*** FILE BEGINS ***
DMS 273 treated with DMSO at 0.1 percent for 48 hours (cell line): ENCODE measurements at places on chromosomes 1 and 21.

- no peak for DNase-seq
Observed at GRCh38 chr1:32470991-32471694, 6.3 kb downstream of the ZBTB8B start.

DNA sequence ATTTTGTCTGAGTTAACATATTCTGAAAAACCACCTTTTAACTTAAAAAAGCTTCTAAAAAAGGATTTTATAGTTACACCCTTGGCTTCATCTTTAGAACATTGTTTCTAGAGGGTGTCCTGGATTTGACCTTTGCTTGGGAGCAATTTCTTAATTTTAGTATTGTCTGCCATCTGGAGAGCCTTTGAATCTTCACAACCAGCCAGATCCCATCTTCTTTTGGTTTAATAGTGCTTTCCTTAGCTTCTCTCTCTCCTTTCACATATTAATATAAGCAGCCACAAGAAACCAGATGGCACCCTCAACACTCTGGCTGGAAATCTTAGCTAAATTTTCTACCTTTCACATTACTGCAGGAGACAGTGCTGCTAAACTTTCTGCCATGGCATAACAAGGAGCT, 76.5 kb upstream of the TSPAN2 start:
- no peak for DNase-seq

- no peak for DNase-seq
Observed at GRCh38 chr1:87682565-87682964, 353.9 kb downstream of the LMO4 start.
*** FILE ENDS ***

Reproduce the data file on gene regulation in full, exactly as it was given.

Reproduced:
DMS 273 treated with DMSO at 0.1 percent for 48 hours (cell line): ENCODE measurements at places on chromosomes 1 and 21.

- no peak for DNase-seq
Observed at GRCh38 chr1:32470991-32471694, 6.3 kb downstream of the ZBTB8B start.

DNA sequence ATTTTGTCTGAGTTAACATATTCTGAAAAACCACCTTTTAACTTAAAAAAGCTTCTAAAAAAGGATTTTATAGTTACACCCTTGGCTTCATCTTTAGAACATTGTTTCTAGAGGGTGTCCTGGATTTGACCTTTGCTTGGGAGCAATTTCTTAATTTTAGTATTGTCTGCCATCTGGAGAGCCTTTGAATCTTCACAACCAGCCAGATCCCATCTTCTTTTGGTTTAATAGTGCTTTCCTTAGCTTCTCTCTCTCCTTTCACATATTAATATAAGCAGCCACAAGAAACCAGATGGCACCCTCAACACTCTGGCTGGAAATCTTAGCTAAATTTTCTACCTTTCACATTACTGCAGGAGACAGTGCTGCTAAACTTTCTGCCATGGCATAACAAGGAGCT, 76.5 kb upstream of the TSPAN2 start:
- no peak for DNase-seq

- no peak for DNase-seq
Observed at GRCh38 chr1:87682565-87682964, 353.9 kb downstream of the LMO4 start.